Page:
This is the quick-hit version of the second of three parts of Introduction to Cryptography training I gave. As with all of the formal training, you can use the below for a quick reference, or view the full presentation here.

**The XOR Proof**

Given three values related by an XOR operation:

- Input Value:

0110 1010 0010 1011 1010 1010 0110 - XOR Key Value:

1111 1010 1011 1101 0101 1110 1000 - Result Value:

1001 0000 1001 0110 1111 0100 1110

XOR(Input,Key) = Result

XOR(Input,Result) = Key

XOR(Key,Result) = Input

This relationship is called involution, or when f(f(x)) = x.

**Initialization Vectors**

Think of them as nonces. Can have a substantial impact on the cryptographic strength of a system.

**Block Cipher: DES**

- Data Encryption Standard
- Symmetric algorithm
- 64 bit block, 64 bit key size… well, 56 bit. Has 8 parity bits
- Broken… do not use

**Block Cipher: 3DES**

- Triple Data Encryption Standard
- 64 bit block, and 56-bit, 112-bit, or 168-bit key sizes (those 8 parity bits add up)
- Still considered secure enough for most applications
- Still used by PCI, Microsoft OneNote, SCCM, etc.

**Block Cipher: AES**

- Advanced Encryption Standard (AES)
- Approved by NSA for Top Secret information
- Symmetric algorithm
- 128 bit block, 128-bit, 192-bit, and 256-bit key sizes

**Block Cipher: RC5**

- Rivest Cipher 5 (also “Ron’s Code 5”)
- Symmetric algorithm
- Variable blocks (32/64/128 bit), key sizes (0-2040-bit), and rounds (0-255)
- Uses the key with multiple NUMS numbers to generate unique words used by parts of the algorithm.
- Still considered secure

**Stream Cipher: RC4**

- Rivest Cipher 4 (also “Ron’s Code 4”)
- DO NOT USE THIS. It’s considered broken.
- Gets even worse when bad IVs are used.
- Assumed to be breakable in near real time by nation states within TLS.

**Stream Cipher: A5/1 and A5/2**

- The security used by GSM cell phones.
- A5/1 was “strong” crypto, and A5/2 was “weak” export crypto.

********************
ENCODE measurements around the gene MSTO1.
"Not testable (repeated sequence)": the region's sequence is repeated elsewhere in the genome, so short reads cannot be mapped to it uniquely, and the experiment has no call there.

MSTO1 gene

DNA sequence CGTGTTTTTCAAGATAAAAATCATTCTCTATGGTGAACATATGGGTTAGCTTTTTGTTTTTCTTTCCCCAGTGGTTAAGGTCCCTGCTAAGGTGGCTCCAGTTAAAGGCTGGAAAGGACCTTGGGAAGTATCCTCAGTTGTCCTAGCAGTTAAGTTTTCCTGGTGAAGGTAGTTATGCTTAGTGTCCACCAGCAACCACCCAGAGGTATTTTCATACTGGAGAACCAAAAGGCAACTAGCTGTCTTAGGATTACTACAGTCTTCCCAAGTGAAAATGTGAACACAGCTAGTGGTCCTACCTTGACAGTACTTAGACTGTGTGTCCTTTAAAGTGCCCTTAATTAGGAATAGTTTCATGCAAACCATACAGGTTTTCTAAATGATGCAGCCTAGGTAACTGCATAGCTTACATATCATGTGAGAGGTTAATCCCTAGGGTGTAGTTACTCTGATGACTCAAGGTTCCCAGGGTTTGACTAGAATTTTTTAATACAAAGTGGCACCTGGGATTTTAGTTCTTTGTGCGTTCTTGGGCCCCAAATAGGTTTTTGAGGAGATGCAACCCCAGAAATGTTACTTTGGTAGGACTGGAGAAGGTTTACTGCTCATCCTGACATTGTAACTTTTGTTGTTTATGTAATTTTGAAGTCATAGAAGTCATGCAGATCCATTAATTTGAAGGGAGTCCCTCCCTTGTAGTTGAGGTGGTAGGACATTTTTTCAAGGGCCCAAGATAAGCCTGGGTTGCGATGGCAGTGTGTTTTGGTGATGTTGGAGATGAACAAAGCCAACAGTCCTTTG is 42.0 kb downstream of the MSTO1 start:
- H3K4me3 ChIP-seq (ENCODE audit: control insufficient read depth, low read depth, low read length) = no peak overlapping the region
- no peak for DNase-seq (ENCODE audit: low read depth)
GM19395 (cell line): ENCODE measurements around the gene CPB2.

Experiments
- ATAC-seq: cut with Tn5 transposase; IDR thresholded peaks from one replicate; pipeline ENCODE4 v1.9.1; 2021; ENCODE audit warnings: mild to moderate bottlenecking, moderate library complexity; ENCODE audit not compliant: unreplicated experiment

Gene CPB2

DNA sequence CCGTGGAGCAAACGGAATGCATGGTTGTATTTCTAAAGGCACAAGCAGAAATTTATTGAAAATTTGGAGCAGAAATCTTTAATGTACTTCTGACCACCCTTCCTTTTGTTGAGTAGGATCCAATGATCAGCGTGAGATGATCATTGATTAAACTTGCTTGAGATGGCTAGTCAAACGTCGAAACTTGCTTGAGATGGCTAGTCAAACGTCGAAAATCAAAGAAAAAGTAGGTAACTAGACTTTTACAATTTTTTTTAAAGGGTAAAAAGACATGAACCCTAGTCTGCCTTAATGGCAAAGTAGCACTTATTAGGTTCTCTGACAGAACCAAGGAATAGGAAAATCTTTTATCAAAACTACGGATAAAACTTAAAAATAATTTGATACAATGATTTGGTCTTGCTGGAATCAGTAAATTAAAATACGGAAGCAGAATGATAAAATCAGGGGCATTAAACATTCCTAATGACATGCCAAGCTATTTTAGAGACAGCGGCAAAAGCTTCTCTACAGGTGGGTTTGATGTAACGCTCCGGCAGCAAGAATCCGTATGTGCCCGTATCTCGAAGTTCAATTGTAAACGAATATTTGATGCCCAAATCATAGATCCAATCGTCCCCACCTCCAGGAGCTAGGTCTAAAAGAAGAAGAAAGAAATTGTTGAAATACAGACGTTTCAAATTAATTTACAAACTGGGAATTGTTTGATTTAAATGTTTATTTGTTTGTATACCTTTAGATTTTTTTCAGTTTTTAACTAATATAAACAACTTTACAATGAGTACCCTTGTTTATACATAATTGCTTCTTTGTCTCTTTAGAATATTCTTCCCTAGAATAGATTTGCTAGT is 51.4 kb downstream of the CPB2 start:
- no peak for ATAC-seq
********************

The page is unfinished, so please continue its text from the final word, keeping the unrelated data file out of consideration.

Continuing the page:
- Both are now acknowledged as weak, but still used in some parts of the world.
- Part of the original crypto wars, although not often recognized for it.
- Rainbow tables available.

**Public Key Cryptography**

- Asymmetric algorithms using a “public” and “private” key
- Uses two algorithms (one for confidentiality, one for integrity)
- RSA or ECC for confidentiality
- SHA-2 is only good option for integrity at this point

- Properties of key pair lead to interesting functionality
- Encrypt(data, public key) can only be decrypted by Decrypt(cipher, private key)
- Encrypt(data, private key) can only be decrypted by Decrypt(cipher, public key)

- You can demonstrate ownership of a private key by encrypting with it.
- Multiple formats
- PKCS1 – Specifies how to use RSA keys.
- PKCS3 – Specifies how to do Diffie-Hellman Key Exchanges (DHKE)
- PKCS7 – Specifies how to sign/encrypt messages within PKI.
- PKCS12 – A container for multiple cryptographic objects

**Diffie-Hellman-Merkle (Conceptual) Example**

- Client and server start with “5” as a value
- Client randomly chooses ”258” as a value, and server randomly chooses “314” as a value
- Each sends the factor of their choices to the other
- Client sends 5 * 258 = “1290”, server sends 5 * 314 = ”1570”
- Each adds their factor to the transmitted value
- Client takes 1570 * 258 = “405060”, server takes 1290 * 314 = “405060”
- A new key is made! (405060)

**Signing With PKI**

- Alice wants to communicate with Bob
- First, she and Bob exchange public keys
- Eve gets those too, but since she’s not part of this we won’t mention her again
- Alice writes her message
- Alice calculates the hash of her message
- Alice encrypts the hash with her private key
- Alice encrypts the message, the hash algorithm, and the hash with Bob’s public key
- Bob decrypts the message and gets the text, hash algorithm, and hash
- Bob calculates the hash of the message using the specified algorithm
- Bob decrypts Alice’s hash using her public key
- If the calculated and decrypted hashes match, Bob knows that Alice sent the message and it hasn’t been modified